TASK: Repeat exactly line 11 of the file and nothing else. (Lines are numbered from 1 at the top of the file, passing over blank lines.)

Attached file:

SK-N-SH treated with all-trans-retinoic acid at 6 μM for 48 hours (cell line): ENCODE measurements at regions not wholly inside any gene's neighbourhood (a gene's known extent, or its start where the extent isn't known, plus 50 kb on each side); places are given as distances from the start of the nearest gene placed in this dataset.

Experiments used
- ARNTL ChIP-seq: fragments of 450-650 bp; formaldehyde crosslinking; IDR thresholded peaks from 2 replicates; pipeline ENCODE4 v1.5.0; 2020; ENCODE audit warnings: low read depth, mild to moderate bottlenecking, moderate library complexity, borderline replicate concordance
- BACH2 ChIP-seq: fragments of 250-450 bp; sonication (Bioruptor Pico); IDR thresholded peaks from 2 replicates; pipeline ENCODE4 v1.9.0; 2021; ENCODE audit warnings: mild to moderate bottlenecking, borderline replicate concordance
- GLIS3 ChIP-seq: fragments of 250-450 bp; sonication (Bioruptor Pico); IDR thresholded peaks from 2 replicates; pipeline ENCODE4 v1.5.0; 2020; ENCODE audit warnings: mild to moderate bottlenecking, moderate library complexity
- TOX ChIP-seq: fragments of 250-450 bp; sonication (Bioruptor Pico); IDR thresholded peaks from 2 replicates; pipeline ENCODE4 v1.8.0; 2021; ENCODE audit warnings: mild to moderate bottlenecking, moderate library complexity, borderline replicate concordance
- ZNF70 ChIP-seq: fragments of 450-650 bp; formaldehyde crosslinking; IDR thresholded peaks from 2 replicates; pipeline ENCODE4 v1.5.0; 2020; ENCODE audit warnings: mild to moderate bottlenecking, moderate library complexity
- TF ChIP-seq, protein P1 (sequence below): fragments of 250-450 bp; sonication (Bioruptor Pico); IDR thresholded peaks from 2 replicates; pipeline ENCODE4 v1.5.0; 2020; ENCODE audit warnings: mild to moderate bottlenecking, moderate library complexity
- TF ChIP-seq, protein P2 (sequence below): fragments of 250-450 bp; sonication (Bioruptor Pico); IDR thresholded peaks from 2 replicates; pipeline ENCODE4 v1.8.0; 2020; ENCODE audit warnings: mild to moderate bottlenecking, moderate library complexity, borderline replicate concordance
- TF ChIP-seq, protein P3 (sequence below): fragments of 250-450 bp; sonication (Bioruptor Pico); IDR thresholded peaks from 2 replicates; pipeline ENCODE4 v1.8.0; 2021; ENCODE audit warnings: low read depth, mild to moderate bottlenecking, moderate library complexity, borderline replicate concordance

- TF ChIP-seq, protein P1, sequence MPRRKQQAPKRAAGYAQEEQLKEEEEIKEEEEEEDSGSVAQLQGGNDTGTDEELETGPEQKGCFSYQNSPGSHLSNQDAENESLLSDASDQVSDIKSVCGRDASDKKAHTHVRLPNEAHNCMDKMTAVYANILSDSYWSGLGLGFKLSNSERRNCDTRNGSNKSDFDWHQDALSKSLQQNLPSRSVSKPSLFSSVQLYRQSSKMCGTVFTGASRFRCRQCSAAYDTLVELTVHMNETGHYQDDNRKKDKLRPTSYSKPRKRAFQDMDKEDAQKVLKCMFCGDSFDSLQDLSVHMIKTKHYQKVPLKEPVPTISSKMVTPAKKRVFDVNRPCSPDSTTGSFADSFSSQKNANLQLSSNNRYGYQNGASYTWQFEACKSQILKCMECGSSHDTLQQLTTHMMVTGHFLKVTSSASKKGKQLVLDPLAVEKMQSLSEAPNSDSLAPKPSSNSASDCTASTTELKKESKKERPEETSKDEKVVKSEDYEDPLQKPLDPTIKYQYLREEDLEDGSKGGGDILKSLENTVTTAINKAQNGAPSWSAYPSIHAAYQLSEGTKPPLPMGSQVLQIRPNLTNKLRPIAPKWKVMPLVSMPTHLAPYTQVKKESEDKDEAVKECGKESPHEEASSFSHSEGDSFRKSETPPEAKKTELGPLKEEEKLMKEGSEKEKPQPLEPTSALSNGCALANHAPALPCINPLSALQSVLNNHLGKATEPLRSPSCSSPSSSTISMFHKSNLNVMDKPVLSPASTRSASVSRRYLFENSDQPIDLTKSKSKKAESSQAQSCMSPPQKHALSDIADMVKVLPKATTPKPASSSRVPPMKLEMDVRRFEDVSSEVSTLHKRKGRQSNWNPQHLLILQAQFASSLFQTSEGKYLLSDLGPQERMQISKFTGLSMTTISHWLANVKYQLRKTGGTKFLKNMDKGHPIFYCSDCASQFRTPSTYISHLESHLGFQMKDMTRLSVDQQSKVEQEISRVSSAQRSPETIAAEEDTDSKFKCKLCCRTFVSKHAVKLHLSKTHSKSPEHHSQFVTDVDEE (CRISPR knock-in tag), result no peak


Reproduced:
- TF ChIP-seq, protein P1, sequence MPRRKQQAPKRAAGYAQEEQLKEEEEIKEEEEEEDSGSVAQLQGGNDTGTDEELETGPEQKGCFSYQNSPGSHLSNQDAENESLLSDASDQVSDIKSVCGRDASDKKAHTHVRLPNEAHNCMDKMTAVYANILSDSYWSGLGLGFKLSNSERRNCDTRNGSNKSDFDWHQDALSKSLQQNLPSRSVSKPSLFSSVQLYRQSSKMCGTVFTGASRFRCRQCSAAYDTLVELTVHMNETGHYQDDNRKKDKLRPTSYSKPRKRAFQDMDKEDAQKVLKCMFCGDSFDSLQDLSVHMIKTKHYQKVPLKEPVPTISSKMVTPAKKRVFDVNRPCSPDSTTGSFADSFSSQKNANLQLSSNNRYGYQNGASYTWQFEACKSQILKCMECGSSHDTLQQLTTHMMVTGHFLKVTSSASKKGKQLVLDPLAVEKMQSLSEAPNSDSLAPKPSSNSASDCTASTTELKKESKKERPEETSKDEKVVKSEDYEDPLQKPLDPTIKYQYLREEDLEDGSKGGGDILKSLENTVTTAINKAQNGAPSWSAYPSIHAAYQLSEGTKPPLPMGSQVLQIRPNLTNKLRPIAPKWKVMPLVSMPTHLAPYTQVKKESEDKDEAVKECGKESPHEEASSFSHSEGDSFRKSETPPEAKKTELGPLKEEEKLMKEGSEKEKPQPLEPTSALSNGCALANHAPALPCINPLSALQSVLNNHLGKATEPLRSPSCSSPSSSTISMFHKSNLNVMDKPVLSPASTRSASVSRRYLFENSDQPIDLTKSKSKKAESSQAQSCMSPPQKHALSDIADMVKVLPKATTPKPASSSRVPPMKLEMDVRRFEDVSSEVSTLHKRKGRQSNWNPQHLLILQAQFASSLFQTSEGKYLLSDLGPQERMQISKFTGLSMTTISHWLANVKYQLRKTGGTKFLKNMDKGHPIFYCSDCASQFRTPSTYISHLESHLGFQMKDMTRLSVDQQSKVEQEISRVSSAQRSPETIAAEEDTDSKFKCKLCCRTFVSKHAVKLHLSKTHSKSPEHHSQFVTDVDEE (CRISPR knock-in tag), result no peak